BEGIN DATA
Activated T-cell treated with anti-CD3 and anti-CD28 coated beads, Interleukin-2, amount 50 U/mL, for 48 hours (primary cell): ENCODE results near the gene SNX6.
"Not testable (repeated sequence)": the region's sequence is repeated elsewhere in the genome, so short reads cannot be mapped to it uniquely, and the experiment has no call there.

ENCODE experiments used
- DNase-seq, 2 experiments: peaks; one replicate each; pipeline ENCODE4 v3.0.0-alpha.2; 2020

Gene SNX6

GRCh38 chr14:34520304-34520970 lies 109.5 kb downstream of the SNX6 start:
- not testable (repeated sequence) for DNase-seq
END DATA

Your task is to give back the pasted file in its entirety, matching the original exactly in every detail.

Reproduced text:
Activated T-cell treated with anti-CD3 and anti-CD28 coated beads, Interleukin-2, amount 50 U/mL, for 48 hours (primary cell): ENCODE results near the gene SNX6.
"Not testable (repeated sequence)": the region's sequence is repeated elsewhere in the genome, so short reads cannot be mapped to it uniquely, and the experiment has no call there.

ENCODE experiments used
- DNase-seq, 2 experiments: peaks; one replicate each; pipeline ENCODE4 v3.0.0-alpha.2; 2020

Gene SNX6

GRCh38 chr14:34520304-34520970 lies 109.5 kb downstream of the SNX6 start:
- not testable (repeated sequence) for DNase-seq